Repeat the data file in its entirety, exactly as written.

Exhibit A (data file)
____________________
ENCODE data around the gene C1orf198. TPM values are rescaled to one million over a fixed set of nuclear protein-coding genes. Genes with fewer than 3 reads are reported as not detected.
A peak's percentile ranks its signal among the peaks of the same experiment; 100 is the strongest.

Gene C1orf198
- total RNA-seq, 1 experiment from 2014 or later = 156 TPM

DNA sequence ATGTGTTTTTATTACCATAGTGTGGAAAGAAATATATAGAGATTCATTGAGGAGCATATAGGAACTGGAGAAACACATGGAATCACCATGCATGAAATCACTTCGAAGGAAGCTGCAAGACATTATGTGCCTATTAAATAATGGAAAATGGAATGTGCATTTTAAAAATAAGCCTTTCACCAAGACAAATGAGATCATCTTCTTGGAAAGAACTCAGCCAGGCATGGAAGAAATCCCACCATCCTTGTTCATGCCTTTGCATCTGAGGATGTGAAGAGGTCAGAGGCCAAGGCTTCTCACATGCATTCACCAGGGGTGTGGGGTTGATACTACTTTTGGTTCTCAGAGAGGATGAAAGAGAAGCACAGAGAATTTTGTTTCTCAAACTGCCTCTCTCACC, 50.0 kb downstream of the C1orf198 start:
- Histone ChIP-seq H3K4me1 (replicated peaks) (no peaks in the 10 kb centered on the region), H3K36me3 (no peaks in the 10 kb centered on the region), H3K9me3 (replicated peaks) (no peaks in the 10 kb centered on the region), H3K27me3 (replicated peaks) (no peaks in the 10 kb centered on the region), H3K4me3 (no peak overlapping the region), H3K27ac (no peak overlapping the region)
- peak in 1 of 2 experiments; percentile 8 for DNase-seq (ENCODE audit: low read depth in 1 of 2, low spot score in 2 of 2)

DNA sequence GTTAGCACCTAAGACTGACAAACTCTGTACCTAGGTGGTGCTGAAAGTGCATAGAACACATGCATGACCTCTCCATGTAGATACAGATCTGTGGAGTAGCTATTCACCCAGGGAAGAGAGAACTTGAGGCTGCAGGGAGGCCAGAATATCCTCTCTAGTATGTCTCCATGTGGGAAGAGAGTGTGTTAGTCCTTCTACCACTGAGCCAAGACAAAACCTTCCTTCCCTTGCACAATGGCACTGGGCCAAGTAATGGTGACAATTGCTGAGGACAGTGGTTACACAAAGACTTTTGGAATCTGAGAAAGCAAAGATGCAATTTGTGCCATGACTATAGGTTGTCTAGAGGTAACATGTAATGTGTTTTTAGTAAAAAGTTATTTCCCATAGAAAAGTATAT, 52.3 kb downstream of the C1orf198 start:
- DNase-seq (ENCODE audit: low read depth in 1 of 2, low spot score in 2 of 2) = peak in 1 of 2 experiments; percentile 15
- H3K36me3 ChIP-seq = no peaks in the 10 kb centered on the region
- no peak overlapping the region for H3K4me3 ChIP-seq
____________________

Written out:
ENCODE data around the gene C1orf198. TPM values are rescaled to one million over a fixed set of nuclear protein-coding genes. Genes with fewer than 3 reads are reported as not detected.
A peak's percentile ranks its signal among the peaks of the same experiment; 100 is the strongest.

Gene C1orf198
- total RNA-seq, 1 experiment from 2014 or later = 156 TPM

DNA sequence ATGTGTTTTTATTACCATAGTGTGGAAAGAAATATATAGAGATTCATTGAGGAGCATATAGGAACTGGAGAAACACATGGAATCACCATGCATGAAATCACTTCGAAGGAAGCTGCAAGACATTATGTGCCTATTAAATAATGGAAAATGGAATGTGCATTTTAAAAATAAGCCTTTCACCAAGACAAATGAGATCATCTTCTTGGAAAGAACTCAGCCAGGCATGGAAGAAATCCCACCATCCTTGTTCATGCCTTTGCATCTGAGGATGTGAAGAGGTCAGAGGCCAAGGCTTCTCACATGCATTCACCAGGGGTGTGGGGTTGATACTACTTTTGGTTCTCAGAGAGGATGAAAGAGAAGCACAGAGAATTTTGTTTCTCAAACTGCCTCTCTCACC, 50.0 kb downstream of the C1orf198 start:
- Histone ChIP-seq H3K4me1 (replicated peaks) (no peaks in the 10 kb centered on the region), H3K36me3 (no peaks in the 10 kb centered on the region), H3K9me3 (replicated peaks) (no peaks in the 10 kb centered on the region), H3K27me3 (replicated peaks) (no peaks in the 10 kb centered on the region), H3K4me3 (no peak overlapping the region), H3K27ac (no peak overlapping the region)
- peak in 1 of 2 experiments; percentile 8 for DNase-seq (ENCODE audit: low read depth in 1 of 2, low spot score in 2 of 2)

DNA sequence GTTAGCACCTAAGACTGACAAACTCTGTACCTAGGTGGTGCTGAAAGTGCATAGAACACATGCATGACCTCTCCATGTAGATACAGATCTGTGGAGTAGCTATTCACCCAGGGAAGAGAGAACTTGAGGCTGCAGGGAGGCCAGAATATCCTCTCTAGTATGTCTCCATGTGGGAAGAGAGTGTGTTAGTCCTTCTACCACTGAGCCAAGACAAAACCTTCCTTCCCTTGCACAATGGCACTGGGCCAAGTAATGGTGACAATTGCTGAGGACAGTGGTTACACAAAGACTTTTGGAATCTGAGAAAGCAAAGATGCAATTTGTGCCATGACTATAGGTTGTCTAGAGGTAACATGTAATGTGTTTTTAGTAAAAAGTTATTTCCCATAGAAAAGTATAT, 52.3 kb downstream of the C1orf198 start:
- DNase-seq (ENCODE audit: low read depth in 1 of 2, low spot score in 2 of 2) = peak in 1 of 2 experiments; percentile 15
- H3K36me3 ChIP-seq = no peaks in the 10 kb centered on the region
- no peak overlapping the region for H3K4me3 ChIP-seq